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What does the schematic looks like for the following verilog code?

module mystery2(s, c, x, y, z);
  input x, y, z;
  output s, c;
  assign {c, s} = x + y + z;
endmodule

I know that {c, s} means that they are concatenated, what does this looks like in schematics? And x + y + z is just an add between the three inputs, right? And we have one wire coming out of it?

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I am not asking someone here to solve the problem for me, I just want to know what does the add looks like in schematics.... –  Alex. H Jan 20 '10 at 22:23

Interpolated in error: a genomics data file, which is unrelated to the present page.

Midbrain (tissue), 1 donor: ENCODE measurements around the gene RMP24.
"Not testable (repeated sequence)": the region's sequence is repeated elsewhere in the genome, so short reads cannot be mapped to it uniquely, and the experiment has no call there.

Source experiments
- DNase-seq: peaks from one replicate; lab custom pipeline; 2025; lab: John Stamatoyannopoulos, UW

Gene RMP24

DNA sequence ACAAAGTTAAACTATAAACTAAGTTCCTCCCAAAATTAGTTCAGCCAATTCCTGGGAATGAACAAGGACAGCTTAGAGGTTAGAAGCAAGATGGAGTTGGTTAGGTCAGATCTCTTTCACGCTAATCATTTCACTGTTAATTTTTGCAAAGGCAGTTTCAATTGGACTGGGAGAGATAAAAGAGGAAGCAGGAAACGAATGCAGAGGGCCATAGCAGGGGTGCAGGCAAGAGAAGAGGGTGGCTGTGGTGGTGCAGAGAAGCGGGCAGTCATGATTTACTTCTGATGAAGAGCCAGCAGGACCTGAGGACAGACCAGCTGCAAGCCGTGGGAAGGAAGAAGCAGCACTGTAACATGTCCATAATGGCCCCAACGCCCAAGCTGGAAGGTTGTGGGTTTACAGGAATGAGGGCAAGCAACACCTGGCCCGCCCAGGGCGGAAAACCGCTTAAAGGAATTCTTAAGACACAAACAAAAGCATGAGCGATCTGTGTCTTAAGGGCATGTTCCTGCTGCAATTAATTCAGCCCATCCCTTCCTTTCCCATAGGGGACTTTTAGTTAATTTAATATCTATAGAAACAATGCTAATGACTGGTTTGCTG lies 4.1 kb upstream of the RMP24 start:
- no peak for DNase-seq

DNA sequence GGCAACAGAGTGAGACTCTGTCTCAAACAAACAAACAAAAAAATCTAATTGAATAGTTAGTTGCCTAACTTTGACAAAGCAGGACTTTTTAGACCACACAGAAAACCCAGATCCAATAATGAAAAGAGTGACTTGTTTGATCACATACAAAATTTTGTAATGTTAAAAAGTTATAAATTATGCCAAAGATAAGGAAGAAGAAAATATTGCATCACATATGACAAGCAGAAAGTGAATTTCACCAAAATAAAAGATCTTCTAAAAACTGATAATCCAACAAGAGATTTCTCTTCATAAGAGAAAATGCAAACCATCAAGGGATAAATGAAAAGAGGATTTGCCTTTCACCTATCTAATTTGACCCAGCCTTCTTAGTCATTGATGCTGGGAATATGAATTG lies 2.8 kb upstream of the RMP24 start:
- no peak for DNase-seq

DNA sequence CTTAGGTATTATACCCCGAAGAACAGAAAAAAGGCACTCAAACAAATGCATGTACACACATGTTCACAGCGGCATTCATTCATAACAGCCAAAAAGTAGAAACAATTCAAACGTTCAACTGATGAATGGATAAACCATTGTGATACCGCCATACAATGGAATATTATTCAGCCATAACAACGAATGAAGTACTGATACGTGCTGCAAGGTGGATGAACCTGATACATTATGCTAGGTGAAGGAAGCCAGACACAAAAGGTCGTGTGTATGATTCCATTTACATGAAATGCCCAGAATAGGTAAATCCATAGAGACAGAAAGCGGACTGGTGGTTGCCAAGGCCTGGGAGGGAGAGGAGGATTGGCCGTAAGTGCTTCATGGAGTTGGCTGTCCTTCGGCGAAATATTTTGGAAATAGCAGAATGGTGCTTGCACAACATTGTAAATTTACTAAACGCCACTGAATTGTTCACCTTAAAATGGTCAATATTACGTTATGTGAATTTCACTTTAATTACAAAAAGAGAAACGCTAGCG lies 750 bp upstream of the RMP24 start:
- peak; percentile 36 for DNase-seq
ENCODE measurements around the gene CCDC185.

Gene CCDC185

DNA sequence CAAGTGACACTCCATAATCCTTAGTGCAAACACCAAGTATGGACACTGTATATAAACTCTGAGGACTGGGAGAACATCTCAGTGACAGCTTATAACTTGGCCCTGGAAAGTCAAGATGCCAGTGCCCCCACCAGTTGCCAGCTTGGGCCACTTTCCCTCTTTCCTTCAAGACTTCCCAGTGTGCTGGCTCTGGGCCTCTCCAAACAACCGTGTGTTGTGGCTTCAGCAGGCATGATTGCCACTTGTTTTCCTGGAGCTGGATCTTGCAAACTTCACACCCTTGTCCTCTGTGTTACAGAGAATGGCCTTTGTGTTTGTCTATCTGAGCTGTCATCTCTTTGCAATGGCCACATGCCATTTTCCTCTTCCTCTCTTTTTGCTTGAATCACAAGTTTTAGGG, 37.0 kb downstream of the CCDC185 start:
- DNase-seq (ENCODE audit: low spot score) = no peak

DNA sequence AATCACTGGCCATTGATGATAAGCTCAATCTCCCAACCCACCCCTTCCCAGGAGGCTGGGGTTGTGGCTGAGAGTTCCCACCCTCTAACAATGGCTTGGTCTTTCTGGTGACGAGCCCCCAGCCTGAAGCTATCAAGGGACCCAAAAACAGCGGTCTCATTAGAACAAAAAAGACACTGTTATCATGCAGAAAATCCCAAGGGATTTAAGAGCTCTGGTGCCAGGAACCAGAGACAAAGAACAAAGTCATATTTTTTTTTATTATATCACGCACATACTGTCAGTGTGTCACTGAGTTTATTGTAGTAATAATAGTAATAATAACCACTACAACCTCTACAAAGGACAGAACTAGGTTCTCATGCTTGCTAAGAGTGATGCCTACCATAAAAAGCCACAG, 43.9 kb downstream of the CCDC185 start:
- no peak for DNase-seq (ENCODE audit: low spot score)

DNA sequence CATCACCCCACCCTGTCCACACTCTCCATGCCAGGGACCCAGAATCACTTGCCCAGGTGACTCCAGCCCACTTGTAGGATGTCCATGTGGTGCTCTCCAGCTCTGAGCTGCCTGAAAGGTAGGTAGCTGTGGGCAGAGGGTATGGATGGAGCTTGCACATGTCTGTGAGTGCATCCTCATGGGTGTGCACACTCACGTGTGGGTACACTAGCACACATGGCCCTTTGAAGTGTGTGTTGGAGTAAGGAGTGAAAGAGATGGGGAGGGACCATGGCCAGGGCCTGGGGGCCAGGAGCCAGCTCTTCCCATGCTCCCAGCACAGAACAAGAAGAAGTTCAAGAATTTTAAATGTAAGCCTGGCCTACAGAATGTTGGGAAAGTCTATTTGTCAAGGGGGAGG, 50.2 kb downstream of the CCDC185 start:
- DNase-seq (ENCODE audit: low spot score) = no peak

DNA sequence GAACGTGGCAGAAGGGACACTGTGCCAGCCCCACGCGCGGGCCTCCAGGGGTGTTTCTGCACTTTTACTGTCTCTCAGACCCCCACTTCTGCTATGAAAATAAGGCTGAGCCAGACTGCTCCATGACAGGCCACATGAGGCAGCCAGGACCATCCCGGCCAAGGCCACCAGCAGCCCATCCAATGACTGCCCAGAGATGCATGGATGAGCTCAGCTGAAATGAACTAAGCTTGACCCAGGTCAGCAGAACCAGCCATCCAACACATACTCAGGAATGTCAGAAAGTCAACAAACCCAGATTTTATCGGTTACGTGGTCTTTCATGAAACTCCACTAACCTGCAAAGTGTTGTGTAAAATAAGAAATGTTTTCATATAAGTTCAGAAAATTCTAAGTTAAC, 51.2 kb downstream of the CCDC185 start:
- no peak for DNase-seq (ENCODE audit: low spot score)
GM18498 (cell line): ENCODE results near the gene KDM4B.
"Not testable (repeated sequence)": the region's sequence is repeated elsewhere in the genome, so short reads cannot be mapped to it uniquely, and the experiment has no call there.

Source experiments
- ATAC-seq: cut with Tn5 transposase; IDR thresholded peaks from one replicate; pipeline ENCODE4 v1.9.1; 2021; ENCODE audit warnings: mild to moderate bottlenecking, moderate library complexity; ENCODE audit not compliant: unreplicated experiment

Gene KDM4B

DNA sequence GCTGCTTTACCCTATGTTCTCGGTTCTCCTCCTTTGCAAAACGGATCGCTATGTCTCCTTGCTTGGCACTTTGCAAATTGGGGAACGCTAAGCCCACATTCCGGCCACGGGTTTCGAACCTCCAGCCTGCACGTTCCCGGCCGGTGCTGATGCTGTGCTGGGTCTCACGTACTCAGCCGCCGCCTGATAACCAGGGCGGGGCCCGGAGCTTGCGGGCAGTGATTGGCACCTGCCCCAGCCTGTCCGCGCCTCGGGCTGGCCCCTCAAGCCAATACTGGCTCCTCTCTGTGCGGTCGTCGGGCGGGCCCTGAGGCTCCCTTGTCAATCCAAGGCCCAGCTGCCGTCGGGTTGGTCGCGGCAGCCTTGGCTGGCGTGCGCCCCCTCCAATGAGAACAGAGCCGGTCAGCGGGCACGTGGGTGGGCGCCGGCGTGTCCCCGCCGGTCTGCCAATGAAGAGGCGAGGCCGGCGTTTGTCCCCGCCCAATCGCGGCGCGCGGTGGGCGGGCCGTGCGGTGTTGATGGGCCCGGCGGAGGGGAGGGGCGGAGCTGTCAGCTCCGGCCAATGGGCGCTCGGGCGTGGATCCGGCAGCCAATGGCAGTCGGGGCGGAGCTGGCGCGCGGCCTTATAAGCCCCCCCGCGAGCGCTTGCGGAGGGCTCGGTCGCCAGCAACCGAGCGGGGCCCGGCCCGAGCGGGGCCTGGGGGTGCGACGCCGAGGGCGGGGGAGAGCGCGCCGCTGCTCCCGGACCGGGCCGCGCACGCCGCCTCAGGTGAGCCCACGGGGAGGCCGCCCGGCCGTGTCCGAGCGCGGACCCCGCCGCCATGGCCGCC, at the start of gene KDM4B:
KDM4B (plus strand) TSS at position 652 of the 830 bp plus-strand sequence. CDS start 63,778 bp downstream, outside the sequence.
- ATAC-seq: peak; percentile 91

1 Answer 1

You can think of x + y + z as the sum of 3 1-bit wires, but the sum requires 2 bits. Thus, I would consider {c,s} as 2 1-bit wires "coming out".

The answer to your main question depends on how the circuit is implemented. There are many possible schematic representations for your code because you have described a digital logic function at a high level of abstraction.

Run that code through your synthesis tool and see what kind of a gate-level netlist is produced. Then look at it in a schematic viewer. Let the tools do the work for you.

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what do you mean by the sum requires 2 bits? –  Alex. H Jan 21 '10 at 4:59
1  
1+1+1=3 (decimal). 3 in binary is 'b11, which is 2 bits. –  toolic Jan 21 '10 at 13:29

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